3) Never use a tuner. Just stand by your amp, crank it up and tune by ear after every song.

4) Never interact with the audience. Why should they know your name, keep them guessing.

5) Always bring your own lights, fog machine and sound guy to run the board, clubs love it.

lol,  absolutely ...

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I got to be in an all original music band from "81 to '84. it was artistically satisfying but in order to play any gigs we had to throw some covers in. we did a 60/40 mix of covers / originals.  we didnt gig a lot but it was fun. 

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Best I can do is busk for a sandwich and some change. If not, I have to work the dumpster at night.

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It's cool that you can make enough dough to do this full time Notes.  But that's just not the reality most of us live in.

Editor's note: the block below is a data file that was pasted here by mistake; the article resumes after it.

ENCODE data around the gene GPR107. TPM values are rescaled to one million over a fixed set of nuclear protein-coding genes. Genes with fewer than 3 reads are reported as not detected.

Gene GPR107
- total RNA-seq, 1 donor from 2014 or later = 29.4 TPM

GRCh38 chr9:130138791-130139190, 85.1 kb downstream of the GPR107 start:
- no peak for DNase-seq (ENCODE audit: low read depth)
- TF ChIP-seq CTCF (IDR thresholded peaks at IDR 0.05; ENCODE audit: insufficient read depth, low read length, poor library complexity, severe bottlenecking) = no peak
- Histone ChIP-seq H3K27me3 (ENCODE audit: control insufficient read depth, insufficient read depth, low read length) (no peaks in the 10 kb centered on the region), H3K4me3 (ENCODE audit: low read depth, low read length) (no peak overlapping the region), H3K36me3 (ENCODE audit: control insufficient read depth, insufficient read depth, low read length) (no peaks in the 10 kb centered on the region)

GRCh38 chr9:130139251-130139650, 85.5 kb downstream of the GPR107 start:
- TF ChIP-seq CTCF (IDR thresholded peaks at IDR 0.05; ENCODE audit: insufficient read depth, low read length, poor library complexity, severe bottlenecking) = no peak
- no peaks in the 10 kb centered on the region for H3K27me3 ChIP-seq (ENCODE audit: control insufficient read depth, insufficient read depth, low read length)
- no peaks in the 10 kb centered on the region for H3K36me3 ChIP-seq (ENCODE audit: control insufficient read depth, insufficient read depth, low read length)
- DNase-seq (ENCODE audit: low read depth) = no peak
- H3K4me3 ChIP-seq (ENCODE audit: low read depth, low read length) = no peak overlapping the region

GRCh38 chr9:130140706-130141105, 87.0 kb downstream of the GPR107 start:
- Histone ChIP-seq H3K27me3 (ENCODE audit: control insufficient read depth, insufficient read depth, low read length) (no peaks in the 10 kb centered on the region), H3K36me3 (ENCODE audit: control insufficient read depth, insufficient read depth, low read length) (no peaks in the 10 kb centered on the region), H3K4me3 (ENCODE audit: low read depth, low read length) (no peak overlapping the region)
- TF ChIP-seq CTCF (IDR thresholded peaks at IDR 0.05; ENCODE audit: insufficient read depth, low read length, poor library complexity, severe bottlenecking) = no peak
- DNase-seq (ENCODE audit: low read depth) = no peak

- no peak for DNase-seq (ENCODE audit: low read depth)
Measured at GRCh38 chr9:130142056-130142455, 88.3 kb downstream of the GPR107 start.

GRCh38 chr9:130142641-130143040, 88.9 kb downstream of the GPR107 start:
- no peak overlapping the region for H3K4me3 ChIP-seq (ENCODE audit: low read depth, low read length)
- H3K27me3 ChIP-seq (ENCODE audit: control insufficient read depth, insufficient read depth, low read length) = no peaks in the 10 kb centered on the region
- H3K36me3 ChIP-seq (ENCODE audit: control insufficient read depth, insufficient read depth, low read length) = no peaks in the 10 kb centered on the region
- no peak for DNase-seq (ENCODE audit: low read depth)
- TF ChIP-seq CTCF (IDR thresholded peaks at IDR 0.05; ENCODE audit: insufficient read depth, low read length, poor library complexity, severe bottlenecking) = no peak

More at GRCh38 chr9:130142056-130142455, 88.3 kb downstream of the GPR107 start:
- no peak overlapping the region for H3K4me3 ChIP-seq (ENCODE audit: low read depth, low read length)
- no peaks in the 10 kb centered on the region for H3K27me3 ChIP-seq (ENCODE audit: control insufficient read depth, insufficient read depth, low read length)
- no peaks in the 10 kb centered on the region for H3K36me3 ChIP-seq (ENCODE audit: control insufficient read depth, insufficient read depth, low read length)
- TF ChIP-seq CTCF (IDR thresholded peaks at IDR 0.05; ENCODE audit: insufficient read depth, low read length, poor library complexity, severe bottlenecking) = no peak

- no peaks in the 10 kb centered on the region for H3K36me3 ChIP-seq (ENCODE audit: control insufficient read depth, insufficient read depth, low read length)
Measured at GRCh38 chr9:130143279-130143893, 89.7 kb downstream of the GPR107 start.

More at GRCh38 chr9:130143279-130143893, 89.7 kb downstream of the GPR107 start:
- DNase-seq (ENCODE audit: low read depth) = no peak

There's hardly enough venues that cater to live music in these parts to even keep a fraction of the bands and performers busy.

And the pay is generally insulting.  $500 on average, to split 4 or 5 ways in many cases..  we all know how much work goes into getting to and doing a gig.  Hardly worth the effort.

However I fully agree with "play the music that pleases the audience"  and "always be a pro"  Those two things alone are key.

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13 minutes ago, kidblast said:

we all know how much work goes into getting to and doing a gig.  Hardly worth the effort.

The worse part is breaking down at the end of the night. I agree, it's not worth the extra $100 I would get. I will never play in another working band.

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1 minute ago, Big Bill said:

The worse part is breaking down at the end of the night. I agree, it's not worth the extra $100 I would get. I will never play in another working band.

These days it really is more likely that the hassles just out weigh the benefits.   at my age, It just doesn't compute.

 

 

 

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58 minutes ago, Big Bill said: